Friday Roundup – 6/3/2011: Was Europe ready for SOCAP? Yes!
This week was SOCAP/Europe-week!
Since 2008, SOCAP has doubled and tripled its size before finally making the leap over to Amsterdam. Eight months ago, just after the announcement of SOCAP coming to Europe, Jonathan Jenkins of UnLtd asked: “Is Europe ready for SOCAP?” himself giving a hesitant “Maybe not!”- answer. Now, we all know better: “Yes, it was” as Jenkins tweeted on the last day of the conference. For three intense days more than 600 people from 50+ countries gathered in Amsterdam to connect, exchange ideas and kick off new initiatives or just give the extra push to existing ones.
While still in its infancy, the impact investing space seems to be slowly, but surely maturing. From great excitement and pure optimism (at least with those active in the sector) the approach seems to becoming more pragmatic and focused (though nonetheless still mixed with entrepreneurial optimism): In several panels at SOCAP/Europe you would hear people saying that “impact investing is not a silver bullet.” Microfinance was repeatedly looked at as a reference point from which to learn. Moving impact investing from niche to mainstream, while protecting the mission was among the major concerns.
While financial sustainability of social enterprises is commonly accepted as of essential importance, a variety of sessions showed that grants are still part of the game. Whether it was the Worldbank Development Marketplace reporting on its pipeline building activities giving grants to social enterprises to get them ready for investment, DOEN and others developing “layer cake deals” using all available financial “ingredients” (grants, loans, equity), or social entrepreneurs realizing that the transition from subsidies to self-reliance may be based on a diversified income that may also include non-repayable funding. The gap between impact investing and philanthropy might not be as wide as often perceived.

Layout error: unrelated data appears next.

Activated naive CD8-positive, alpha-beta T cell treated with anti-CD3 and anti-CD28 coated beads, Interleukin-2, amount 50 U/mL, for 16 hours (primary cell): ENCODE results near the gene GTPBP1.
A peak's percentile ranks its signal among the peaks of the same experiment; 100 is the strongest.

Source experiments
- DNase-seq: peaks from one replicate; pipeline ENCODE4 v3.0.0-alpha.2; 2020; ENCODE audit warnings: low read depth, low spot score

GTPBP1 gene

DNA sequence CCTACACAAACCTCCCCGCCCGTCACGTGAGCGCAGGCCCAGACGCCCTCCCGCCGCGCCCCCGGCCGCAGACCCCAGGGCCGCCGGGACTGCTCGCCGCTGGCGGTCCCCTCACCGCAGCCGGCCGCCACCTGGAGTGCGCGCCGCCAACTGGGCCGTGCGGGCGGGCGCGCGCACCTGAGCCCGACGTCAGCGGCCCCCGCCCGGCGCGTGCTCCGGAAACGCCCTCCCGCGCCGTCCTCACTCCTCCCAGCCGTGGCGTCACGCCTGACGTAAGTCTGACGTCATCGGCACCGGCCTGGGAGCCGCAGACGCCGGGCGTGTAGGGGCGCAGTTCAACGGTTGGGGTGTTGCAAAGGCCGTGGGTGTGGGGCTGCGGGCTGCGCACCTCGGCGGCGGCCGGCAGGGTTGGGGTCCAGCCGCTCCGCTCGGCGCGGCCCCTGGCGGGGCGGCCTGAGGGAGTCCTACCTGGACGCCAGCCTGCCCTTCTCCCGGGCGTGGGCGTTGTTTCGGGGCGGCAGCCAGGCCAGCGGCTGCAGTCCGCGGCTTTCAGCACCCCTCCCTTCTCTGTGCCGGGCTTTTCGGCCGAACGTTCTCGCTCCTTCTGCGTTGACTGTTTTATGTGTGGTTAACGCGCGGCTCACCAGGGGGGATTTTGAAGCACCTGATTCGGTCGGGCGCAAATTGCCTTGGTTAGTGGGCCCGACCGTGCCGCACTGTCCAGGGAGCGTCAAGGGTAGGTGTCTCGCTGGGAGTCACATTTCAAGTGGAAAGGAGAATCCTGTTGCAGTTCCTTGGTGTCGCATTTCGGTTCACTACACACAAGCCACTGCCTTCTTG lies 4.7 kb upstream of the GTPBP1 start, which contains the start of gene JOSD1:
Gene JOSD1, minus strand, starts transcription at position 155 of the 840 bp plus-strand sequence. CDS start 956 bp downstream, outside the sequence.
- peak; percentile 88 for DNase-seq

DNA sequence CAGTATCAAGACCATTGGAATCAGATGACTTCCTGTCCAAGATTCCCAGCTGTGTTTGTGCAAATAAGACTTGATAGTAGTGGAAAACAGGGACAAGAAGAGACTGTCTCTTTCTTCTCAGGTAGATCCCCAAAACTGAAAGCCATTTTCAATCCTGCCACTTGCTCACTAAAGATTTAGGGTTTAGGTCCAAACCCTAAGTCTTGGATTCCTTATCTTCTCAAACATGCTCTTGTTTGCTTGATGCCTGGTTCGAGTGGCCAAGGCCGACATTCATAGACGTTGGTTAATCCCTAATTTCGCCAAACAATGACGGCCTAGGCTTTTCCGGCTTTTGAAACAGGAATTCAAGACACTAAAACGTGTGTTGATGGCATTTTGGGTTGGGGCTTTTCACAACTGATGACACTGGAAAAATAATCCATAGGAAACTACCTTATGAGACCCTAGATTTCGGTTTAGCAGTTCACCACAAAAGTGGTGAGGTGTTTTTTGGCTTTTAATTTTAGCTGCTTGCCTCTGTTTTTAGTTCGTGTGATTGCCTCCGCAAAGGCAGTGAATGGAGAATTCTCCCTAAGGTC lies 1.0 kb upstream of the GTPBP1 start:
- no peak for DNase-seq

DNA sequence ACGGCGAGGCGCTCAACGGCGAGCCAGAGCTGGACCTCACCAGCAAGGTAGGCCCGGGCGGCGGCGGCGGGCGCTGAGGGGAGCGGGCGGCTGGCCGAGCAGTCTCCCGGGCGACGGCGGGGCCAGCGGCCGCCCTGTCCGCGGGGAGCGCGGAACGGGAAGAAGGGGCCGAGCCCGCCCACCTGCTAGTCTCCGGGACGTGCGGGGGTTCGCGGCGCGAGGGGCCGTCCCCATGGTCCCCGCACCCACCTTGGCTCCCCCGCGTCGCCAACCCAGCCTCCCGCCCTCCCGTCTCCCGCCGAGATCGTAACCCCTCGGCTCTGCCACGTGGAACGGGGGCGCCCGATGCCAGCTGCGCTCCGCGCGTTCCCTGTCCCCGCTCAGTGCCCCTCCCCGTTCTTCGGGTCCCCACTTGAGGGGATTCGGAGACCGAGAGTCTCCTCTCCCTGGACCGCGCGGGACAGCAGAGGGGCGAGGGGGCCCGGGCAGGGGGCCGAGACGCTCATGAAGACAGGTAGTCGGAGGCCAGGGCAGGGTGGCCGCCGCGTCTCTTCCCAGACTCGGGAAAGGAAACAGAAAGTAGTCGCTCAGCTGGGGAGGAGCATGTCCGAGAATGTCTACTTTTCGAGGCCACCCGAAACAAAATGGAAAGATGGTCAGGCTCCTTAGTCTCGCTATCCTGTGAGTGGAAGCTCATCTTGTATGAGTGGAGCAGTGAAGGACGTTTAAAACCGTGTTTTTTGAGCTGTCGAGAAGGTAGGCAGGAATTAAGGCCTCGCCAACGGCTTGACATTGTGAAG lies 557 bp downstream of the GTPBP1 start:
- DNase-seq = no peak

In terms of how to keep moving ahead, Jenkins and many others highlighted the need for those working in the space to find their particular niche and push ahead. At SOCAP/Europe we could already witness that measurement systems, marketplaces and investment strategies become more and more granular, adapting to specific needs.
All in all, the conference showed a great awareness among participants for the promising opportunities in the social capital space. A comment by Paul Blyth of Microplace quite well summarized what is needed most:
“It is about the plumbing! There are billions out there that want to invest in social investment. That is clear. People want to invest along with meaning and values. There are loads of brilliant people out there with great ideas. Why isn’t the money flowing? … It is because the plumbing that links the one to the other is not there.”
Next to nurturing social entrepreneurs and building funds, regulation is an essential part of the puzzle! And Mirjam Schöning of the Schwab Foundation reminded us: “It took microfinance and biotech industries decades to reach where they are.”
So there is probably a long, maybe stony, yet exciting way in front of the social capital community. But as we have seen at SOCAP/Europe – we will get there step by step. Let’s see what news will come from the next SOCAP conference back in San Francisco!
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